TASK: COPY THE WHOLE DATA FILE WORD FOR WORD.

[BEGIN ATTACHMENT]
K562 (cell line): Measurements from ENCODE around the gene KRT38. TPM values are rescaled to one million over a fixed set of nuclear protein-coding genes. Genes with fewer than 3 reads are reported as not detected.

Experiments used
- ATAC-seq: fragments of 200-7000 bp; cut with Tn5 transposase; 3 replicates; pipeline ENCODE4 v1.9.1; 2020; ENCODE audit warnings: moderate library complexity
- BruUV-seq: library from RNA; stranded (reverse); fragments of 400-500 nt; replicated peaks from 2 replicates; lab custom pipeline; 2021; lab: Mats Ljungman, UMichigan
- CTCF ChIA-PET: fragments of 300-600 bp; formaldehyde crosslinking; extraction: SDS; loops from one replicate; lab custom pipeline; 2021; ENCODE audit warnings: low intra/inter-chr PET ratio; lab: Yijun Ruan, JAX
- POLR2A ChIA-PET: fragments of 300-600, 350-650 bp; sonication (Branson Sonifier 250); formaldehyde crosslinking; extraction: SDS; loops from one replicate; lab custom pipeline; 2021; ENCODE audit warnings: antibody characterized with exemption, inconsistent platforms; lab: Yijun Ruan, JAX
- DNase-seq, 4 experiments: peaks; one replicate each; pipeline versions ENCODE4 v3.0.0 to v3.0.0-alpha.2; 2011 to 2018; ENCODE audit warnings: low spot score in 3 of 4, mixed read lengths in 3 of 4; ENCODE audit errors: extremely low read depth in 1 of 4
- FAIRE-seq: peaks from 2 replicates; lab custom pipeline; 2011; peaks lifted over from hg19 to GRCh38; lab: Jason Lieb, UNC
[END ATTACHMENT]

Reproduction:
K562 (cell line): Measurements from ENCODE around the gene KRT38. TPM values are rescaled to one million over a fixed set of nuclear protein-coding genes. Genes with fewer than 3 reads are reported as not detected.

Experiments used
- ATAC-seq: fragments of 200-7000 bp; cut with Tn5 transposase; 3 replicates; pipeline ENCODE4 v1.9.1; 2020; ENCODE audit warnings: moderate library complexity
- BruUV-seq: library from RNA; stranded (reverse); fragments of 400-500 nt; replicated peaks from 2 replicates; lab custom pipeline; 2021; lab: Mats Ljungman, UMichigan
- CTCF ChIA-PET: fragments of 300-600 bp; formaldehyde crosslinking; extraction: SDS; loops from one replicate; lab custom pipeline; 2021; ENCODE audit warnings: low intra/inter-chr PET ratio; lab: Yijun Ruan, JAX
- POLR2A ChIA-PET: fragments of 300-600, 350-650 bp; sonication (Branson Sonifier 250); formaldehyde crosslinking; extraction: SDS; loops from one replicate; lab custom pipeline; 2021; ENCODE audit warnings: antibody characterized with exemption, inconsistent platforms; lab: Yijun Ruan, JAX
- DNase-seq, 4 experiments: peaks; one replicate each; pipeline versions ENCODE4 v3.0.0 to v3.0.0-alpha.2; 2011 to 2018; ENCODE audit warnings: low spot score in 3 of 4, mixed read lengths in 3 of 4; ENCODE audit errors: extremely low read depth in 1 of 4
- FAIRE-seq: peaks from 2 replicates; lab custom pipeline; 2011; peaks lifted over from hg19 to GRCh38; lab: Jason Lieb, UNC